From Paris via Amiens to Calais the company operates an important trunk route providing the quickest rail service for Anglo-French traffic. In addition to facilitating international communications, this artery is important as serving all the French tourist resorts on the Channel coast between Le Tréport and the Belgian frontier. The main line to Belgium via St. Quentin diverges from the Calais line at Creil. Near the frontier it divides into two branches: one runs north via Mons, to Brussels, for Antwerp, Rotterdam, and Amsterdam; the other north-east via Charleroi, Namur, and Huy, to Liege. The latter route eventually serves Aix-la-Chapelle, Cologne, the Ruhr, and Berlin, and opens up all central Europe towards Konigsberg, Riga, Reval, and Leningrad on the one hand, and Warsaw, Moscow, and the Orient on the other. A connecting line from Hamm and Hanover leads to Bremen, Hamburg, Copenhagen, Oslo, and Stockholm.

These two great international arteries are connected by cross-country lines running from north-west to south-east. Two of these, with Dunkirk and Calais as their north-western termini, ensure rapid connexions between England and the countries of Central, Eastern, and Southern Europe.

ABOUT 2,500 MILES OF LINE are operated by the Northern Railway of France

ABOUT 2,500 MILES OF LINE are operated by the Northern Railway of France. The railway also controls over a hundred miles of line in Belgium. As this map shows, the Nord line serves the wealthy industrial area of north and north-east France.

The remaining lines of the Northern Railway owe their importance to the resources of the districts served, and to the heavy traffic in passengers and merchandise carried to and from the mining districts, the large ports, and the areas with abundant agricultural production. One of these lines runs from Paris to Lille, diverging from the Paris-Calais line at Longueau, near Amiens. Through boat-expresses are run from Paris via Lille to Dunkirk, and from Calais and Dunkirk via Lille to Brussels.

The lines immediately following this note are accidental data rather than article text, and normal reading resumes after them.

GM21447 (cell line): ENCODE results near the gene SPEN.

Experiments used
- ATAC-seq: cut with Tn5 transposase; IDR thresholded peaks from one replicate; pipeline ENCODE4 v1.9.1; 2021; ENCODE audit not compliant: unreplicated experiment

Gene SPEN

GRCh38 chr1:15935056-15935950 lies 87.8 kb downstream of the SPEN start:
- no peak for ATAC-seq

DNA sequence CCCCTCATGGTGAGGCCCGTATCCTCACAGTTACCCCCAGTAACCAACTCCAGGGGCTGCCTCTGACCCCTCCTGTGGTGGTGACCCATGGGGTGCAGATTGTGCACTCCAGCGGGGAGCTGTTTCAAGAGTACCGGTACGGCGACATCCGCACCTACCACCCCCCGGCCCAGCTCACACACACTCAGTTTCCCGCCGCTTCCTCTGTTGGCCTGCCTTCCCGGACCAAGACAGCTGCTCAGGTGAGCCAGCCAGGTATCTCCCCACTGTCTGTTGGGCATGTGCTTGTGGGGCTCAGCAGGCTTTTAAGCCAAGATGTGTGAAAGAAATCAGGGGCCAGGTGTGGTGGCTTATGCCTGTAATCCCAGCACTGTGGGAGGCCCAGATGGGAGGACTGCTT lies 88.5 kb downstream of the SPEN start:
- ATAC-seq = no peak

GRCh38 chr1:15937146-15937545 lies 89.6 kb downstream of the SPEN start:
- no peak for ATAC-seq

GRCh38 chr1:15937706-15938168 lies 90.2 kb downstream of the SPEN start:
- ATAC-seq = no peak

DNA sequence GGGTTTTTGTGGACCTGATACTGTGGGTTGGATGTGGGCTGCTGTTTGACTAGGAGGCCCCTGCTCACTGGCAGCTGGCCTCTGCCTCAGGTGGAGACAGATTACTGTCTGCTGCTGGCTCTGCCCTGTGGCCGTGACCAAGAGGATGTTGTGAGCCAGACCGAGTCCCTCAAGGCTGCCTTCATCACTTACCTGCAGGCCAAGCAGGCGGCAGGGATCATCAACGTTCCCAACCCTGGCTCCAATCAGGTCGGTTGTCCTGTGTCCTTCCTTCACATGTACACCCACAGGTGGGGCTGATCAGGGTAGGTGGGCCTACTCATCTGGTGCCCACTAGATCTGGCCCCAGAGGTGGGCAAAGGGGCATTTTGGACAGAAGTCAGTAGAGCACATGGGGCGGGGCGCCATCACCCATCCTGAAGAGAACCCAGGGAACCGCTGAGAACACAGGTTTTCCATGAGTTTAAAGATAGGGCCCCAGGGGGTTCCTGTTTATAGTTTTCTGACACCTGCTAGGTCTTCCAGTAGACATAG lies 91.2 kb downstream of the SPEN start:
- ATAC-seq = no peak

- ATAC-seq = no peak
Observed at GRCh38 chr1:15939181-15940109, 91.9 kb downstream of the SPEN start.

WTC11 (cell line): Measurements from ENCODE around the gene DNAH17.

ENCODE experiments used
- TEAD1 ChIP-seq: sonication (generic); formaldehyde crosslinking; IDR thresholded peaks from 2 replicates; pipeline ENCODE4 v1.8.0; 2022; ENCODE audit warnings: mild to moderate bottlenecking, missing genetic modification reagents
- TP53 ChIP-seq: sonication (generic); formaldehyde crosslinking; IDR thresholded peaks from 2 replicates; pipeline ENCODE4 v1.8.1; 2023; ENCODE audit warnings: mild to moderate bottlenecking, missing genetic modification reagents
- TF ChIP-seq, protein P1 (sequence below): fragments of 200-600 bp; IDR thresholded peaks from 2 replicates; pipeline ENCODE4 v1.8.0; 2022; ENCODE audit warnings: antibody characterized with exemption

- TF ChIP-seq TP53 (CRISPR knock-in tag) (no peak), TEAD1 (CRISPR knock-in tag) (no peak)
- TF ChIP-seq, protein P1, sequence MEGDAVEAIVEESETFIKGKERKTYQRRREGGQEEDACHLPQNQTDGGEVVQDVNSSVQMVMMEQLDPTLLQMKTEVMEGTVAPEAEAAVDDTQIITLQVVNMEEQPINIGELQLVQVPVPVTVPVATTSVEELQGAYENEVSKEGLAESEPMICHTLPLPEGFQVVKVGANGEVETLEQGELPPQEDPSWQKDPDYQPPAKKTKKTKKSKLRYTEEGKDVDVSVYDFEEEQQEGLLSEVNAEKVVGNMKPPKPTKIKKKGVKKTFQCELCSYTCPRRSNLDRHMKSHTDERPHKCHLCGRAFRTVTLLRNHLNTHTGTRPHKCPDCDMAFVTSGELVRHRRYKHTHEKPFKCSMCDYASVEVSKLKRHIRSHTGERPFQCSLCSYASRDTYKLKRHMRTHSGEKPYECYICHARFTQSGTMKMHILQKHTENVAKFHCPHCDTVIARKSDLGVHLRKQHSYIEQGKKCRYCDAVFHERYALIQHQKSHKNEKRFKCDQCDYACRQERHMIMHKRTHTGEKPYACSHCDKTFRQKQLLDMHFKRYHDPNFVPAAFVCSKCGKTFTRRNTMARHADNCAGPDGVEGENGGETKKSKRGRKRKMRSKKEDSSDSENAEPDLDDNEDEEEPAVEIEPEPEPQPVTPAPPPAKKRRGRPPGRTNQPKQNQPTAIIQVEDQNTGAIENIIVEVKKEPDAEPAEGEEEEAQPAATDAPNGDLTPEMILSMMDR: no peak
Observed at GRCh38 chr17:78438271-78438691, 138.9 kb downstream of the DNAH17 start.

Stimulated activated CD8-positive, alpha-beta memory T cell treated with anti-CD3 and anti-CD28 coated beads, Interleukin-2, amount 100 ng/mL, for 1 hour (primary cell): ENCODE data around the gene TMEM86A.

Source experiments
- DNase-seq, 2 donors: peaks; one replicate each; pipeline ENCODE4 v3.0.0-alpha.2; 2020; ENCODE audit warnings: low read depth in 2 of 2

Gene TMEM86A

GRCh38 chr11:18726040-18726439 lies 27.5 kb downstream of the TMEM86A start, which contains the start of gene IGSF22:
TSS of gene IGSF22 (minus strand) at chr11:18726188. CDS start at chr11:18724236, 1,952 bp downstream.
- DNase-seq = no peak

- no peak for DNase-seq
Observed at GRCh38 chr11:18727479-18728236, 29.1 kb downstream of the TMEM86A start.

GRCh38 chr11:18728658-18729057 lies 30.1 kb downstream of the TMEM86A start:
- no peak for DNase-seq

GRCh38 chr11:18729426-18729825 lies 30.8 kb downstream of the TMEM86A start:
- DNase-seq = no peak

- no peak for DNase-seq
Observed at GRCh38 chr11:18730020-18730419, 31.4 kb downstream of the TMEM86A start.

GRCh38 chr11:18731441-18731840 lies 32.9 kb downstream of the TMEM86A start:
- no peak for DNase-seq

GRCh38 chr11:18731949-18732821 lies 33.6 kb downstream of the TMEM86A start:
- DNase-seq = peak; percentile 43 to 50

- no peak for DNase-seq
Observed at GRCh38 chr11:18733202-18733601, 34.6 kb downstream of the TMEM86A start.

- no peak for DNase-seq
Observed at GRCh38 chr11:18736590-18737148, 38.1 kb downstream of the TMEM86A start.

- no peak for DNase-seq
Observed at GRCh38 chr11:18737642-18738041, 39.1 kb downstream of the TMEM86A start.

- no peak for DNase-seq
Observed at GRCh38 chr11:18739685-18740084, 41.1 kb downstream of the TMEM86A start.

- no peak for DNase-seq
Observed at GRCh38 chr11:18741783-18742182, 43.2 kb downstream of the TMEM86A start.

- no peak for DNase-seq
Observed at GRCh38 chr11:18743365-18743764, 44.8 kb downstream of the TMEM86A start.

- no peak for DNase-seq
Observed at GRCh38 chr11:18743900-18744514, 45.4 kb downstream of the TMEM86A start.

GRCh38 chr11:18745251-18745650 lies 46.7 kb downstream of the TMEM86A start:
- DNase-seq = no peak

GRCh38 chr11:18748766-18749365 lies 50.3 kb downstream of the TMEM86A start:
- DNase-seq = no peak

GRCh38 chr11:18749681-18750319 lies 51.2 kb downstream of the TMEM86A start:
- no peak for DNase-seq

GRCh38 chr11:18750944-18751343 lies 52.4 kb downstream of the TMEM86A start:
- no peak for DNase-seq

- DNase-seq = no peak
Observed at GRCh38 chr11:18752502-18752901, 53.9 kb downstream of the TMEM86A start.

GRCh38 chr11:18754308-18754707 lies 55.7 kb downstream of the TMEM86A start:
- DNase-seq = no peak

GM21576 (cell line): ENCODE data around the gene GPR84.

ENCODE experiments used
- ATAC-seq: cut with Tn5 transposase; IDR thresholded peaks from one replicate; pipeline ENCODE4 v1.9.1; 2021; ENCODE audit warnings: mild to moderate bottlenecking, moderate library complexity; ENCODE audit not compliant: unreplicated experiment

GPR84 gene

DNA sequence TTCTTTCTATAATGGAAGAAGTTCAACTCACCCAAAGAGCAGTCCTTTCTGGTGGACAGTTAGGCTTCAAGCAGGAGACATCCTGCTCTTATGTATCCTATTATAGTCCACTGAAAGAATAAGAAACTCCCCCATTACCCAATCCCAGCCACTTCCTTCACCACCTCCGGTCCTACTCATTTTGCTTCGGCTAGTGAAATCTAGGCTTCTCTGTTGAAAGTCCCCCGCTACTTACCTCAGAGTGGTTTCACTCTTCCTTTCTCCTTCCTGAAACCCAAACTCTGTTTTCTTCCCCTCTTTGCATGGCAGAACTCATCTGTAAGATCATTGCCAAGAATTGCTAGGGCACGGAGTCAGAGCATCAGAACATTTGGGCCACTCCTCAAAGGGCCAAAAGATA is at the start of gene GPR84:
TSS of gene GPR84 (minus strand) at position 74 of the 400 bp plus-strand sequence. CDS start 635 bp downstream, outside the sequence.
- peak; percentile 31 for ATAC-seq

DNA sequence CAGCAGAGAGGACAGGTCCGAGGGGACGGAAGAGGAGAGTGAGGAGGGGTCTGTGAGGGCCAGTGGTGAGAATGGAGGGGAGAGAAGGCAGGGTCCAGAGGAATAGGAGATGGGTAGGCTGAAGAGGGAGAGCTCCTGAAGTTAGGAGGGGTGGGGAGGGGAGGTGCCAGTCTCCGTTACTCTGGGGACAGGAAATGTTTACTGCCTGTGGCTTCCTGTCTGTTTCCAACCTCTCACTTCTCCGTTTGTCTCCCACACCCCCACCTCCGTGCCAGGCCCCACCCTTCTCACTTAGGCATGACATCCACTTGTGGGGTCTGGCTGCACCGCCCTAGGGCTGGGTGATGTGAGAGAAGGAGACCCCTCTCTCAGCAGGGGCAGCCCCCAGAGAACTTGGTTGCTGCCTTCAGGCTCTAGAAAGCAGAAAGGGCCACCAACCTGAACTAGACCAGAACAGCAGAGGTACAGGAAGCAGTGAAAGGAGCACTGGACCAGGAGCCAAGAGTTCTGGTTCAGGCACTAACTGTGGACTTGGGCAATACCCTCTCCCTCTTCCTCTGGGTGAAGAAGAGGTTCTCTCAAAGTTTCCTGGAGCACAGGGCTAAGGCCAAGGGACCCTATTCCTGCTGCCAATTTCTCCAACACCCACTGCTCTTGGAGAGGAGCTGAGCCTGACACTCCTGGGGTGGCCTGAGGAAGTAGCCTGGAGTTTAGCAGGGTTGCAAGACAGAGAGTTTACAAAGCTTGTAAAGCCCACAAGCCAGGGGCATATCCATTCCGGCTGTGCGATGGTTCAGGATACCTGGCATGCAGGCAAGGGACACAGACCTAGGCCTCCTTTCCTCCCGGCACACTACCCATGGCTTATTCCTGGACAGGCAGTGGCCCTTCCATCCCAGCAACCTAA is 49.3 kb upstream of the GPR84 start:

The Northern Railway has always specialized in high speed for its long-distance expresses. As stated in the chapter “Speed Trains of Europe”, which begins on page 875, the down “Golden Arrow” runs from Paris to Calais, 184.1 miles, in 187 minutes, at a speed of 59 miles an hour. The nonstop Paris-Brussels run of 193.1 miles is effected by the “Blue Bird” Pullman express in three hours at an average speed of 64.3 miles an hour. Between Paris and Etaples, 140.5 miles, an average speed of nearly 64 miles per hour is scheduled for one journey, while between Paris and Arras there is a fine run of 116 minutes for the 119½ miles journey - an average speed of nearly 62 miles an hour. Since equally high speed is not possible on the Belgian connecting lines, the Paris-Liege and Paris-Brussels expresses have very fast start-to-pass bookings on the French side of the Frontier, such as that from Paris to Aulnoye, 133.9 miles in 119 minutes, at 67.5 miles an hour.